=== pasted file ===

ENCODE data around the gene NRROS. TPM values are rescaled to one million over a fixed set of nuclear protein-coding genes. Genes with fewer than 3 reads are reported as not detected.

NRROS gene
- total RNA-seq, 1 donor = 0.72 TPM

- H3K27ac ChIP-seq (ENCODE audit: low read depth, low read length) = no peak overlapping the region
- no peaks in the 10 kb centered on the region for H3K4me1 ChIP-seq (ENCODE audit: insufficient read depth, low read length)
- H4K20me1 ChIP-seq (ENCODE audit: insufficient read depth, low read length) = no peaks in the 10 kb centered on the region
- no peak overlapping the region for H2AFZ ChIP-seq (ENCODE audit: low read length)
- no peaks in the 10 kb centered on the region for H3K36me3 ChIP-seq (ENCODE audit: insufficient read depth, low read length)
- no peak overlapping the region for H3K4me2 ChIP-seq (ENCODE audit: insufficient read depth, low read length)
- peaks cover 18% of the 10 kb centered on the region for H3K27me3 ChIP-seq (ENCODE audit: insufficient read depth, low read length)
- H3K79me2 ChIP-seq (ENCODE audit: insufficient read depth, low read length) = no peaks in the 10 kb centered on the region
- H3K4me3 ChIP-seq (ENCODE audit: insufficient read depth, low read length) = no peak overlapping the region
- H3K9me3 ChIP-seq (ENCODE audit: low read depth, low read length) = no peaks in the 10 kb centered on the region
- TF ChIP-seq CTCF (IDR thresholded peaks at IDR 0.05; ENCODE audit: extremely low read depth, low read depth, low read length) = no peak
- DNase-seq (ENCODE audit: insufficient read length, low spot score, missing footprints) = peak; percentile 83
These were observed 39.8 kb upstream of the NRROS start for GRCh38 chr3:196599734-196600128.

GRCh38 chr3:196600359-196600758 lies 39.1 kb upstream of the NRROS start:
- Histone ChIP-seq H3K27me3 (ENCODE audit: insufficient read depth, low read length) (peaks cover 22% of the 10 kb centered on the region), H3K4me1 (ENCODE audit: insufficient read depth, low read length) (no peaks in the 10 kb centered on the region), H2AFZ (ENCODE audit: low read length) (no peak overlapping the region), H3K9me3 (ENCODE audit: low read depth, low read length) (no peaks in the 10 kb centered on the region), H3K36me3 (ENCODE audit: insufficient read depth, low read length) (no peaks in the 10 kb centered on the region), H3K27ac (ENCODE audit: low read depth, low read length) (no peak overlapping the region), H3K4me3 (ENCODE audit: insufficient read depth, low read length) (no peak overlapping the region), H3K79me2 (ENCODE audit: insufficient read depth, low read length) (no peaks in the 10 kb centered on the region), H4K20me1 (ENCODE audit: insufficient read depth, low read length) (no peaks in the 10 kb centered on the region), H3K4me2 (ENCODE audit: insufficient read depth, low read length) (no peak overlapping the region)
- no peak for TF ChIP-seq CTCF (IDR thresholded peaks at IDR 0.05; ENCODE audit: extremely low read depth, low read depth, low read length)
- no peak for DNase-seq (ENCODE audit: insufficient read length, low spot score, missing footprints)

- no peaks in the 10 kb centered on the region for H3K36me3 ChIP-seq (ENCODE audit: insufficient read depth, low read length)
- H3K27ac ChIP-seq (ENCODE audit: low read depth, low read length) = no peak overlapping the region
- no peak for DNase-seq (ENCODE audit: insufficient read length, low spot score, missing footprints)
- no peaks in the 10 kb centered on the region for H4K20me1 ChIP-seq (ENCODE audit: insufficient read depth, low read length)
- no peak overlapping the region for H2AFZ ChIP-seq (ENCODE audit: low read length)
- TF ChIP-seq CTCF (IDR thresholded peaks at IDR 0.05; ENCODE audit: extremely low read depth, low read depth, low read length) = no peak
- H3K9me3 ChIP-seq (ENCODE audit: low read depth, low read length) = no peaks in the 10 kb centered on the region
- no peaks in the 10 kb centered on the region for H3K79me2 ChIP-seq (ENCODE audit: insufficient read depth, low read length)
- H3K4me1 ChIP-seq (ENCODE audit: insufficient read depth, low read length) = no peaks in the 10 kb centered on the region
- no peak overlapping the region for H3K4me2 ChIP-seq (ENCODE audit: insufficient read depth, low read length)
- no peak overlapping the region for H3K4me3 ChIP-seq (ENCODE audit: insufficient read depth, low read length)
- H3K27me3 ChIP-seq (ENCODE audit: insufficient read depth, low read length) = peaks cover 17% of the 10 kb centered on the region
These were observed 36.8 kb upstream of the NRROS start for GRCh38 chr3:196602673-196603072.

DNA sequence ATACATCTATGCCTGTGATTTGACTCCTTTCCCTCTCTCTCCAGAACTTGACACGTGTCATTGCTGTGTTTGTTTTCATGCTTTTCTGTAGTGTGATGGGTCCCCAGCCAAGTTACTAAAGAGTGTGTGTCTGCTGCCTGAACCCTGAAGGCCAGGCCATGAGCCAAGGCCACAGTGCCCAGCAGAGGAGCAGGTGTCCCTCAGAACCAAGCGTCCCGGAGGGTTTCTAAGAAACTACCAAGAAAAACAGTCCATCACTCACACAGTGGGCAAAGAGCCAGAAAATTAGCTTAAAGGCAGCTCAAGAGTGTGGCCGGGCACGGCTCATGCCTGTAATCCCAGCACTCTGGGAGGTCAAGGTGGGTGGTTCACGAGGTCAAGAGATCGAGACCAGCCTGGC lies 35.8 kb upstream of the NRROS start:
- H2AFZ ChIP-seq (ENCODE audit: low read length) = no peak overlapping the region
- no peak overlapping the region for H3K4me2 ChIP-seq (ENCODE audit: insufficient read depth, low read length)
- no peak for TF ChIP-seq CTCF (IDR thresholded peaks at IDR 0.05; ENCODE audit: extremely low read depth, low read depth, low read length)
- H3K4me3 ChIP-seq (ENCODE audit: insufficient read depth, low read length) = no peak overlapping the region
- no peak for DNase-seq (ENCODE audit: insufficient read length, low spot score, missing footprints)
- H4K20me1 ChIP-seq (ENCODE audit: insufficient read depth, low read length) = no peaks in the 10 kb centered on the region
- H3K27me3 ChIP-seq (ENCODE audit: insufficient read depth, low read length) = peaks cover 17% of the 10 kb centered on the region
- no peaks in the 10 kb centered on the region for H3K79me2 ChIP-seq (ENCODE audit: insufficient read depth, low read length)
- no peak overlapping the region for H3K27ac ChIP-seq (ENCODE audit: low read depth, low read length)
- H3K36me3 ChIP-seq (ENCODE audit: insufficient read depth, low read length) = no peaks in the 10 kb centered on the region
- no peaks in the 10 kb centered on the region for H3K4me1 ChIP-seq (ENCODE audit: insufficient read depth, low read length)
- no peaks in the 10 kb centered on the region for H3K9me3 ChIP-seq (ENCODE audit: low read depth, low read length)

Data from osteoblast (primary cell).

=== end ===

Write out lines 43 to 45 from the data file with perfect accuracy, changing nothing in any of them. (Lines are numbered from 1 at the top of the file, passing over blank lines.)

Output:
- no peak overlapping the region for H3K27ac ChIP-seq (ENCODE audit: low read depth, low read length)
- H3K36me3 ChIP-seq (ENCODE audit: insufficient read depth, low read length) = no peaks in the 10 kb centered on the region
- no peaks in the 10 kb centered on the region for H3K4me1 ChIP-seq (ENCODE audit: insufficient read depth, low read length)